Approaching Trouble Differntly


The opening of John 9, has the disciples asking Jesus about a man born blind. They wondered who was at fault?  Who sinned and is responsible for his blindness, he or his parents?  Jesus said neither sinned “but this happened so that the work of God might be displayed in his life (John 9.3).”

Later, Jesus spit on the ground rubbed it in the man’s eye and told him to go and wash. When he did, he was healed of his blindness.  The work of God displayed in him was the healing of his blindness, thus showing that Jesus is the Messiah and God, the Father works through him.  The former blind man, testified the work of God, told the story to friends and the inquiring Pharisees. God was glorified and His goodness proclaimed.

Many times the “work of God” to be displayed in our lives is not just healing. He shows himself in how he changes and transforms us from the inside out. He shows himself by unconditional love, forgiving others, caring, compassion, and a life committed to glorifying God and not self, during the wonderful times of life, and through the lowest points also.

We go through tough times in life. Our reactions are different. We suffer, complain, post, mope, get depressed, and try to “play through”.  What if every good and bad thing in life we experience, we decide to display the glory and goodness of God?  We look to learn, remain grateful, and to deepen our character and commitment to God.

I believe our approach to challenges, tragedy, and struggle could be change our life and our person. We would become better people in Christ and not bitter people.  We would be encouragers and inspirations to others.  We would display the works of God, and how He is helping us through the ups and downs of this life.

When tragedy strikes, when disappointments mount, when hearts are broken, maybe no one is at fault.  It is an opportunity for you to “display the works of God.”  Take a moment and read John 9 and see if this is not a truth for then, but also for out lives now.

The opening of John 9, has the disciples asking Jesus about a man born blind. They wondered who was at fault?  Who sinned and is responsible for his blindness, he or his parents?  Jesus said neither sinned “but this happened so that the work of God might be displayed in his life (John 9.3).”

Later, Jesus spit on the ground rubbed it in the man’s eye and told him to go and wash. When he did, he was healed of his blindness.  The work of God displayed in him was the healing of his blindness, thus showing that Jesus is the Messiah and God, the Father works through him.  The former blind man, testified the work of God, told the story to friends and the inquiring Pharisees. God was glorified and His goodness proclaimed.

Many times the “work of God” to be displayed in our lives is not just healing. He shows himself in how he changes and transforms us from the inside out. He shows himself by unconditional love, forgiving others, caring, compassion, and a life committed to glorifying God and not self, during the wonderful times of life, and through the lowest points also.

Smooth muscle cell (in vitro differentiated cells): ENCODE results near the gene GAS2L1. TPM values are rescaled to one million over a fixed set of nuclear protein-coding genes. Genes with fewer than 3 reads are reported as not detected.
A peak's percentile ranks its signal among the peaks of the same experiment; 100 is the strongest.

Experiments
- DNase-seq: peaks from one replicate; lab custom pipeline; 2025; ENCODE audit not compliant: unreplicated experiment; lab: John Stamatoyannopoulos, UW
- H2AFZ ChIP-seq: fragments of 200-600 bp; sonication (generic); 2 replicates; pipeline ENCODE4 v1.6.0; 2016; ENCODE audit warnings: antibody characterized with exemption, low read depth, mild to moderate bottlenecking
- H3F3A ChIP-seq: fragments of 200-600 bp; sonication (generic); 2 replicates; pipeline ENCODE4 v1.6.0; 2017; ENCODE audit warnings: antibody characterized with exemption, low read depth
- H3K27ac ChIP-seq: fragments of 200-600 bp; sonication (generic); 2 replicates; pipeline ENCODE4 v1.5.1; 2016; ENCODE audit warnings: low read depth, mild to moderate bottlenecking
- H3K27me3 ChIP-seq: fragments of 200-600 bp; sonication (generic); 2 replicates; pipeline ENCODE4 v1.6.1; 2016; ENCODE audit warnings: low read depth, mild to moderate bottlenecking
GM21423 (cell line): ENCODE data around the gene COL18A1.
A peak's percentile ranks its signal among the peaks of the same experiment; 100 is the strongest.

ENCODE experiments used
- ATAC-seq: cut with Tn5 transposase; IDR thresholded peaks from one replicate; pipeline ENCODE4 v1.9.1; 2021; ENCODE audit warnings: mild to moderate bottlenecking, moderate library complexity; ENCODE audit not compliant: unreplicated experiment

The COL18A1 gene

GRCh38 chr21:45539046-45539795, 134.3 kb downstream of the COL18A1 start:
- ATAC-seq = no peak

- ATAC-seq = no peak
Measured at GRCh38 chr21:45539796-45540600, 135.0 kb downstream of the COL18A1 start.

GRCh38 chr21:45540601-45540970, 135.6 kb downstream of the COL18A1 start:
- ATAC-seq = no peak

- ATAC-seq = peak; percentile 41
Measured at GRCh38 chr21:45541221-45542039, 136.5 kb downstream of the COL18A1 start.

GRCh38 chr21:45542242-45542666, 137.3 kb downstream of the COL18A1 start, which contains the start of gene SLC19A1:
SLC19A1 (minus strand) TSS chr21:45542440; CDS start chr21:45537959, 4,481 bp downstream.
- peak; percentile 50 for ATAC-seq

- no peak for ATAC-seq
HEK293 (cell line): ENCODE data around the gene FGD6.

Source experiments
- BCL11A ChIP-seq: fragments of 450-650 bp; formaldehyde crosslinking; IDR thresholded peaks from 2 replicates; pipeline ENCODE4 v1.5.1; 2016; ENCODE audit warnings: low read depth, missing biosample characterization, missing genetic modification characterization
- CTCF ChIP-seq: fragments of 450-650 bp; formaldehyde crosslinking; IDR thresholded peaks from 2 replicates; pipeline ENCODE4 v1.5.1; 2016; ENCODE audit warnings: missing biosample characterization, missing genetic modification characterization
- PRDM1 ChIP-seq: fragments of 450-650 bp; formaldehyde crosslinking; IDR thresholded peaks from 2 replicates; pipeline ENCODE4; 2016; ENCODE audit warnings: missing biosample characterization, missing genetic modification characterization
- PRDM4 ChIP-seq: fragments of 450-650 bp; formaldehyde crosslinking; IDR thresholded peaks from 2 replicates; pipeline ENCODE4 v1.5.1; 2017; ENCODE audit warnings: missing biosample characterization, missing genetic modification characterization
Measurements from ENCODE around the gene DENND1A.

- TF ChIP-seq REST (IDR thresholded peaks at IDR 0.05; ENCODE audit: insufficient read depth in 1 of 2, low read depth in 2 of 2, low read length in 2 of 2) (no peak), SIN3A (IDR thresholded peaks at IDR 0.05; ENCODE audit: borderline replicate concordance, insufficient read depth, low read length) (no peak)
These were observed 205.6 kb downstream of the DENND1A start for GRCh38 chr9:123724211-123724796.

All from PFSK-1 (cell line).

We go through tough times in life. Our reactions are different. We suffer, complain, post, mope, get depressed, and try to “play through”.  What if every good and bad thing in life we experience, we decide to display the glory and goodness of God?  We look to learn, remain grateful, and to deepen our character and commitment to God.

I believe our approach to challenges, tragedy, and struggle could be change our life and our person. We would become better people in Christ and not bitter people.  We would be encouragers and inspirations to others.  We would display the works of God, and how He is helping us through the ups and downs of this life.

When tragedy strikes, when disappointments mount, when hearts are broken, maybe no one is at fault.  It is an opportunity for you to “display the works of God.”  Take a moment and read John 9 and see if this is not a truth for then, but also for out lives now.contemplationnn

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Expanding Faith May Meet Resistance


For the month of Feb. I am reading Ezra and Nehemiah.  In the book of Ezra we see that Cyrus is going to allow the Israelite people, who have been in exile for 70 years, to return from Persia, back to Jerusalem to rebuild the Temple.  They returned and began to rebuild.

A moving scene is found in chapter 3 of Ezra when the foundation of the temple is laid. The Levites praised God with thanksgiving, the people shouted, but the older priests, Levites, and fathers, that had known the former temple wept.  The joy of being “home” and having the building of the Temple begin, moved them deeply, as they had prayed for decades for that day to come (v.12).